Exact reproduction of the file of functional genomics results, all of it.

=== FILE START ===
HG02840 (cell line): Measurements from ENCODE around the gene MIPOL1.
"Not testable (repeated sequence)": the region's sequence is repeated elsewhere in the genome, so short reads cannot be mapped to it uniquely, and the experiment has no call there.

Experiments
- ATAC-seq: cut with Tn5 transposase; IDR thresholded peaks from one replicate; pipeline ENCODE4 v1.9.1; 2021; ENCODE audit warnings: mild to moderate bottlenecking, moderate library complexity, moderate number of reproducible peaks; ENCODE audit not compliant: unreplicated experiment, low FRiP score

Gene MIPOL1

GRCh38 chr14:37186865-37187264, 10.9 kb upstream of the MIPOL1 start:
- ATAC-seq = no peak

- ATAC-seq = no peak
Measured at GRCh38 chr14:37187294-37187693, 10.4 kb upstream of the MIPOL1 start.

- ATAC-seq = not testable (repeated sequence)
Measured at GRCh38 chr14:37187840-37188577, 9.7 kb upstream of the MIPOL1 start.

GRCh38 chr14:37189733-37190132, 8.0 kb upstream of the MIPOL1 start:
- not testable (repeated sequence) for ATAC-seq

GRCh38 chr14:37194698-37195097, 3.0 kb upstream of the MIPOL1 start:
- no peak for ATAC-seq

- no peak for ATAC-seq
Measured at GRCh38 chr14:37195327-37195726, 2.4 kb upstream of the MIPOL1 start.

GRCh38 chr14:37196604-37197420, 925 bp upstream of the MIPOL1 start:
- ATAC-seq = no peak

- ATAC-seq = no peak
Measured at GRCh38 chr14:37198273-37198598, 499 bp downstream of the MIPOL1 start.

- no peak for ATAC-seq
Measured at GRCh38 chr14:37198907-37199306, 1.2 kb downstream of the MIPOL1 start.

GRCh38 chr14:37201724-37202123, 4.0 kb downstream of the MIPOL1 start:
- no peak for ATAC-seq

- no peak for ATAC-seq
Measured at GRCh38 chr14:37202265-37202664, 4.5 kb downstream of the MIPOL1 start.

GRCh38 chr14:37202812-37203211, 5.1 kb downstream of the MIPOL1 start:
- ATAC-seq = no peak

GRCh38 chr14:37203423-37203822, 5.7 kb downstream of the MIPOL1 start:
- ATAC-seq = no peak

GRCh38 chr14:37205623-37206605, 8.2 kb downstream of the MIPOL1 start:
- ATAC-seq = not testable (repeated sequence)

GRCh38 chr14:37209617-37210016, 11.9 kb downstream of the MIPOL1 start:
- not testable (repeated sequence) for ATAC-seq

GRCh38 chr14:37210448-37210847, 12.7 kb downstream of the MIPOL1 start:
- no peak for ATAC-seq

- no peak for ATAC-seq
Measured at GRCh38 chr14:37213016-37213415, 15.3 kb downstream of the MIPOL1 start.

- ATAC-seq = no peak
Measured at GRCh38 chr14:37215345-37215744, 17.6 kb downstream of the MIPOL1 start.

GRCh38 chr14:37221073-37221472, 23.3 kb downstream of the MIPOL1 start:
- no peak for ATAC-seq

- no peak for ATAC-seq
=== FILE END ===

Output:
HG02840 (cell line): Measurements from ENCODE around the gene MIPOL1.
"Not testable (repeated sequence)": the region's sequence is repeated elsewhere in the genome, so short reads cannot be mapped to it uniquely, and the experiment has no call there.

Experiments
- ATAC-seq: cut with Tn5 transposase; IDR thresholded peaks from one replicate; pipeline ENCODE4 v1.9.1; 2021; ENCODE audit warnings: mild to moderate bottlenecking, moderate library complexity, moderate number of reproducible peaks; ENCODE audit not compliant: unreplicated experiment, low FRiP score

Gene MIPOL1

GRCh38 chr14:37186865-37187264, 10.9 kb upstream of the MIPOL1 start:
- ATAC-seq = no peak

- ATAC-seq = no peak
Measured at GRCh38 chr14:37187294-37187693, 10.4 kb upstream of the MIPOL1 start.

- ATAC-seq = not testable (repeated sequence)
Measured at GRCh38 chr14:37187840-37188577, 9.7 kb upstream of the MIPOL1 start.

GRCh38 chr14:37189733-37190132, 8.0 kb upstream of the MIPOL1 start:
- not testable (repeated sequence) for ATAC-seq

GRCh38 chr14:37194698-37195097, 3.0 kb upstream of the MIPOL1 start:
- no peak for ATAC-seq

- no peak for ATAC-seq
Measured at GRCh38 chr14:37195327-37195726, 2.4 kb upstream of the MIPOL1 start.

GRCh38 chr14:37196604-37197420, 925 bp upstream of the MIPOL1 start:
- ATAC-seq = no peak

- ATAC-seq = no peak
Measured at GRCh38 chr14:37198273-37198598, 499 bp downstream of the MIPOL1 start.

- no peak for ATAC-seq
Measured at GRCh38 chr14:37198907-37199306, 1.2 kb downstream of the MIPOL1 start.

GRCh38 chr14:37201724-37202123, 4.0 kb downstream of the MIPOL1 start:
- no peak for ATAC-seq

- no peak for ATAC-seq
Measured at GRCh38 chr14:37202265-37202664, 4.5 kb downstream of the MIPOL1 start.

GRCh38 chr14:37202812-37203211, 5.1 kb downstream of the MIPOL1 start:
- ATAC-seq = no peak

GRCh38 chr14:37203423-37203822, 5.7 kb downstream of the MIPOL1 start:
- ATAC-seq = no peak

GRCh38 chr14:37205623-37206605, 8.2 kb downstream of the MIPOL1 start:
- ATAC-seq = not testable (repeated sequence)

GRCh38 chr14:37209617-37210016, 11.9 kb downstream of the MIPOL1 start:
- not testable (repeated sequence) for ATAC-seq

GRCh38 chr14:37210448-37210847, 12.7 kb downstream of the MIPOL1 start:
- no peak for ATAC-seq

- no peak for ATAC-seq
Measured at GRCh38 chr14:37213016-37213415, 15.3 kb downstream of the MIPOL1 start.

- ATAC-seq = no peak
Measured at GRCh38 chr14:37215345-37215744, 17.6 kb downstream of the MIPOL1 start.

GRCh38 chr14:37221073-37221472, 23.3 kb downstream of the MIPOL1 start:
- no peak for ATAC-seq

- no peak for ATAC-seq